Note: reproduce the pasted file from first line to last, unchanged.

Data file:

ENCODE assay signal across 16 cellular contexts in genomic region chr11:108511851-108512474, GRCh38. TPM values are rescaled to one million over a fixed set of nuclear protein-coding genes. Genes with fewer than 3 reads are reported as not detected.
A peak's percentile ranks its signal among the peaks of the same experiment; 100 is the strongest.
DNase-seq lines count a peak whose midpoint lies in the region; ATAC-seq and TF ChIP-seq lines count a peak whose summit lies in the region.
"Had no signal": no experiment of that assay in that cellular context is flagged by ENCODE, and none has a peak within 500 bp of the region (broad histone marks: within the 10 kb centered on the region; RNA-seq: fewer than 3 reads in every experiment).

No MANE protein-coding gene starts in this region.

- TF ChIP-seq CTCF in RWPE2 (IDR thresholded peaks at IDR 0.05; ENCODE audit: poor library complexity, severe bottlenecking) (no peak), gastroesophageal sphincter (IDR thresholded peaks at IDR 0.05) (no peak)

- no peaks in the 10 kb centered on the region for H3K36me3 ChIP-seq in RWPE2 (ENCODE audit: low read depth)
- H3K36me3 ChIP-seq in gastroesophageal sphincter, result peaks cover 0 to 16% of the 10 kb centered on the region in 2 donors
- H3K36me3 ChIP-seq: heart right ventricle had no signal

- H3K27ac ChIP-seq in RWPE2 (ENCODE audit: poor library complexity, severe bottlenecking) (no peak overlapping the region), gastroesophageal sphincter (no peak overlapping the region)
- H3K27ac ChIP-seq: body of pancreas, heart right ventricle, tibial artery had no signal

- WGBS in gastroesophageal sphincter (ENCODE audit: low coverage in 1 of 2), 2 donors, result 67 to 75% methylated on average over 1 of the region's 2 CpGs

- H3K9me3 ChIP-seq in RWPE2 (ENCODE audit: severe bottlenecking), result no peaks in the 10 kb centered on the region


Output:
ENCODE assay signal across 16 cellular contexts in genomic region chr11:108511851-108512474, GRCh38. TPM values are rescaled to one million over a fixed set of nuclear protein-coding genes. Genes with fewer than 3 reads are reported as not detected.
A peak's percentile ranks its signal among the peaks of the same experiment; 100 is the strongest.
DNase-seq lines count a peak whose midpoint lies in the region; ATAC-seq and TF ChIP-seq lines count a peak whose summit lies in the region.
"Had no signal": no experiment of that assay in that cellular context is flagged by ENCODE, and none has a peak within 500 bp of the region (broad histone marks: within the 10 kb centered on the region; RNA-seq: fewer than 3 reads in every experiment).

No MANE protein-coding gene starts in this region.

- TF ChIP-seq CTCF in RWPE2 (IDR thresholded peaks at IDR 0.05; ENCODE audit: poor library complexity, severe bottlenecking) (no peak), gastroesophageal sphincter (IDR thresholded peaks at IDR 0.05) (no peak)

- no peaks in the 10 kb centered on the region for H3K36me3 ChIP-seq in RWPE2 (ENCODE audit: low read depth)
- H3K36me3 ChIP-seq in gastroesophageal sphincter, result peaks cover 0 to 16% of the 10 kb centered on the region in 2 donors
- H3K36me3 ChIP-seq: heart right ventricle had no signal

- H3K27ac ChIP-seq in RWPE2 (ENCODE audit: poor library complexity, severe bottlenecking) (no peak overlapping the region), gastroesophageal sphincter (no peak overlapping the region)
- H3K27ac ChIP-seq: body of pancreas, heart right ventricle, tibial artery had no signal

- WGBS in gastroesophageal sphincter (ENCODE audit: low coverage in 1 of 2), 2 donors, result 67 to 75% methylated on average over 1 of the region's 2 CpGs

- H3K9me3 ChIP-seq in RWPE2 (ENCODE audit: severe bottlenecking), result no peaks in the 10 kb centered on the region